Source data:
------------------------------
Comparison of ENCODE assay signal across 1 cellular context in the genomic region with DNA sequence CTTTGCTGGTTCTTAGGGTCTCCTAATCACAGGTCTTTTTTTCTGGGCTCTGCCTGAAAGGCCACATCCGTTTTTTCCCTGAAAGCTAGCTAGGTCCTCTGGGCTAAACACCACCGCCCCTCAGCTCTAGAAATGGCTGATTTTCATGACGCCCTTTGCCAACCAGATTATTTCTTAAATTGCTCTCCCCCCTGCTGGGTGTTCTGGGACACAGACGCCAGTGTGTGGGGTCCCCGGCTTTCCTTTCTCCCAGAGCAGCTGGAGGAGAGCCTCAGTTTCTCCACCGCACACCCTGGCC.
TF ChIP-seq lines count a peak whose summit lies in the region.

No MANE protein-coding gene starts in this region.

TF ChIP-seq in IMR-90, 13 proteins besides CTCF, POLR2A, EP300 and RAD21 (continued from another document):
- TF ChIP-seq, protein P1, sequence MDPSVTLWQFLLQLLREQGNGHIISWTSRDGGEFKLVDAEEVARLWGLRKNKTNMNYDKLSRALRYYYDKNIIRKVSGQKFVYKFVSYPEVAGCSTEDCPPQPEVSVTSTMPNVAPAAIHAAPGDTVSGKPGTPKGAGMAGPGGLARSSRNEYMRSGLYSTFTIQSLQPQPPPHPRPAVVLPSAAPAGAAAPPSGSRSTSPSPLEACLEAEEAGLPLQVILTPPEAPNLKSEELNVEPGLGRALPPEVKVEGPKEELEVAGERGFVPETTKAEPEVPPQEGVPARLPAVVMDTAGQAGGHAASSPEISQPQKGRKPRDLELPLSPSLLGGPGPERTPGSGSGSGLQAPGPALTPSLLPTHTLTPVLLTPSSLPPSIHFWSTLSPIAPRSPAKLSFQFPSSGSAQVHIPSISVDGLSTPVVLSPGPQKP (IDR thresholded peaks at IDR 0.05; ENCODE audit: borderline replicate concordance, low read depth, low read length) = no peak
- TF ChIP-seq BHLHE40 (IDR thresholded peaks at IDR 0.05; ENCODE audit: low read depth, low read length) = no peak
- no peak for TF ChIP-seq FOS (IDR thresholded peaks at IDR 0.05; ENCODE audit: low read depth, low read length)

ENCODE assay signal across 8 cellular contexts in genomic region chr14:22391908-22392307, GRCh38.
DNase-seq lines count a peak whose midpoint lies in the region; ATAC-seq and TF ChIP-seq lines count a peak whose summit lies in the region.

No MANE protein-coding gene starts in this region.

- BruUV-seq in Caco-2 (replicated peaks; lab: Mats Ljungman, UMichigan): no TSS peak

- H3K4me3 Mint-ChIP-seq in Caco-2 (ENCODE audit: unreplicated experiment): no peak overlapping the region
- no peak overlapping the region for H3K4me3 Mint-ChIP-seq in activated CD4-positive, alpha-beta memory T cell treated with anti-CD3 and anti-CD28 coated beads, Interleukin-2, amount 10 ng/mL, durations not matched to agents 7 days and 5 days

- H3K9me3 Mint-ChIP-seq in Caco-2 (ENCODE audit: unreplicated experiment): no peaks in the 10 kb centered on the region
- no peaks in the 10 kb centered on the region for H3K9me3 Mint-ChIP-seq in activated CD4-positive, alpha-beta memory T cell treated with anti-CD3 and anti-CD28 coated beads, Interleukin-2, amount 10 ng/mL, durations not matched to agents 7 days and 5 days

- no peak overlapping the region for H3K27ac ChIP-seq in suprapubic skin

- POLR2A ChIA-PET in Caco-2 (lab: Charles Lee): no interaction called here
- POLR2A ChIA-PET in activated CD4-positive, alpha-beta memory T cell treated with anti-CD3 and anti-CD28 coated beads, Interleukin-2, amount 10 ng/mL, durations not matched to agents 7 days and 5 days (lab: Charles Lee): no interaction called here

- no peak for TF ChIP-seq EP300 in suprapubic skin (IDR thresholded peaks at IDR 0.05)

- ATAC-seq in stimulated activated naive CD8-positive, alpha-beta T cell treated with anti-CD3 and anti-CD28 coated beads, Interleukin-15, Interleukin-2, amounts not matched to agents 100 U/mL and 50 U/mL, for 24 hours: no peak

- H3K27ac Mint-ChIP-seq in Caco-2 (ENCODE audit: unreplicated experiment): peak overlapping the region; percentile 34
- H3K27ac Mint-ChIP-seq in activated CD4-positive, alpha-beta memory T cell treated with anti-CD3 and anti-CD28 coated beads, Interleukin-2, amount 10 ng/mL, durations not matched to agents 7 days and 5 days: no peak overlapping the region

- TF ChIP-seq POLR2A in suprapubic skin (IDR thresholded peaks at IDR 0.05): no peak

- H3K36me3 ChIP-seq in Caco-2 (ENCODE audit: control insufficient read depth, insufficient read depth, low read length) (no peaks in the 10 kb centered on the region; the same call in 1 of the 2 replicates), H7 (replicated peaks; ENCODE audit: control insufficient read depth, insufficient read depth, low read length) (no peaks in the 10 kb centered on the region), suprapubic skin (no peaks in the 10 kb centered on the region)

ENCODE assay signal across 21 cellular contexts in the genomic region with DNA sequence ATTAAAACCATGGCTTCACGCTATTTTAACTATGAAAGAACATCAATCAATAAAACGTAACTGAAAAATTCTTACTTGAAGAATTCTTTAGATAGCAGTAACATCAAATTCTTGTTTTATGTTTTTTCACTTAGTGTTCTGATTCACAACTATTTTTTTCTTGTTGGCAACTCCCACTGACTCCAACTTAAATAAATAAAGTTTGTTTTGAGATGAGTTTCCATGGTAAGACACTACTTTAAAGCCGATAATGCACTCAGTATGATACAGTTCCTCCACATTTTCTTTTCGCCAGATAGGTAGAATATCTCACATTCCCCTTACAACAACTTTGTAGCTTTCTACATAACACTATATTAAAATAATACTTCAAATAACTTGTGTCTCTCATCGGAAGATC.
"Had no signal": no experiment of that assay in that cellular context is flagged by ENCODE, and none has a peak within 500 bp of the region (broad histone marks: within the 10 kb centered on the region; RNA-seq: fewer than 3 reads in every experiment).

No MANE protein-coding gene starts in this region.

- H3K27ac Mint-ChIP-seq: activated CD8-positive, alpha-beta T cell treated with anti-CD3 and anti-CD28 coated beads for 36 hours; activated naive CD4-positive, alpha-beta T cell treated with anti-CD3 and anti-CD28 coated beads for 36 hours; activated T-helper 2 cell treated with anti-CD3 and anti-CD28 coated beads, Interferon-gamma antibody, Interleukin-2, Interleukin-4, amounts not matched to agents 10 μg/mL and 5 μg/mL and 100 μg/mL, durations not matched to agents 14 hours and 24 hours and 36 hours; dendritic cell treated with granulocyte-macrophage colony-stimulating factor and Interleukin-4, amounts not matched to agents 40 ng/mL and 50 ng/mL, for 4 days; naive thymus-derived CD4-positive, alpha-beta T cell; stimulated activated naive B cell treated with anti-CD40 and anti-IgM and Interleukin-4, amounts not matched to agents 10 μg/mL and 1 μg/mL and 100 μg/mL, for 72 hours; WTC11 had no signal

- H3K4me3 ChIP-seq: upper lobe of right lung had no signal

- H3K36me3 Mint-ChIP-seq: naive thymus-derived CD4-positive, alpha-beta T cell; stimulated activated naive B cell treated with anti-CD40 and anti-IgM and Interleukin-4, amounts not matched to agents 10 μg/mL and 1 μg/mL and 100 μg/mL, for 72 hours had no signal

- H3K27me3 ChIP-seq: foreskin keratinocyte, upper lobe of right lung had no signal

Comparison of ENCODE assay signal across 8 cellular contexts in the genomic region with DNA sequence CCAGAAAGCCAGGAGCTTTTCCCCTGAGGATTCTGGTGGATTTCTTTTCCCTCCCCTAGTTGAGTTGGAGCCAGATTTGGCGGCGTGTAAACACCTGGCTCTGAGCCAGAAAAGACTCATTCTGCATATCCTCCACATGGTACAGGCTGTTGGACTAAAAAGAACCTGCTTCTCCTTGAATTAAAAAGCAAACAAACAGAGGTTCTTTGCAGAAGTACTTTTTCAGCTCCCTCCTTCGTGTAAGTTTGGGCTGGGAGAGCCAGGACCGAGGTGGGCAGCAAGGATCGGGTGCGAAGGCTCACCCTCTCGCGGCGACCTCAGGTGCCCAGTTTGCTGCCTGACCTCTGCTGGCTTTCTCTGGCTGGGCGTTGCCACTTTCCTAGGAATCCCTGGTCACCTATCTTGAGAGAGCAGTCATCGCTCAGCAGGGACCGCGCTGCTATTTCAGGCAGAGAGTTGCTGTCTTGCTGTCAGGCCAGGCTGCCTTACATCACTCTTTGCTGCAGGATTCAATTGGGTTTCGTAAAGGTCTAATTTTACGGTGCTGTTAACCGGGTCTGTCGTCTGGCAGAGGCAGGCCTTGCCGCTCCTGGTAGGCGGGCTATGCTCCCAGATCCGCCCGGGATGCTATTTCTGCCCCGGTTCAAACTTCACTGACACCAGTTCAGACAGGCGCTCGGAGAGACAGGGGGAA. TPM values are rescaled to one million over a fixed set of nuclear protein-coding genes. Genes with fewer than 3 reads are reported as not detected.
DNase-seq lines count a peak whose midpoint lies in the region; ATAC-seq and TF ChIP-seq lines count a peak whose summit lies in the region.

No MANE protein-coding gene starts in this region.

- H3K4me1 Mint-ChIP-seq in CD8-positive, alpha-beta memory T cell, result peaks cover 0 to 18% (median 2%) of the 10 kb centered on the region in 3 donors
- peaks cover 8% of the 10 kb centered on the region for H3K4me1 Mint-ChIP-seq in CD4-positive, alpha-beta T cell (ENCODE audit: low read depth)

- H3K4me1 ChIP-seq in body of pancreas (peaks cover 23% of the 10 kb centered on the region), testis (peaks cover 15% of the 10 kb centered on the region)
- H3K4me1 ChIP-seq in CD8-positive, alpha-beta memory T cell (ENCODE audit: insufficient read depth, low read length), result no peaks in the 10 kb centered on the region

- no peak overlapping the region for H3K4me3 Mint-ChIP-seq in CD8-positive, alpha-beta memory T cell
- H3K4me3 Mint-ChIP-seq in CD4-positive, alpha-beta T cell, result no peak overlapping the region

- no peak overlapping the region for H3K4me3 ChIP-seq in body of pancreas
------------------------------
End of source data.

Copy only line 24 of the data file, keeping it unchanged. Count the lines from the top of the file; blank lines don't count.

- H3K36me3 ChIP-seq in Caco-2 (ENCODE audit: control insufficient read depth, insufficient read depth, low read length) (no peaks in the 10 kb centered on the region; the same call in 1 of the 2 replicates), H7 (replicated peaks; ENCODE audit: control insufficient read depth, insufficient read depth, low read length) (no peaks in the 10 kb centered on the region), suprapubic skin (no peaks in the 10 kb centered on the region)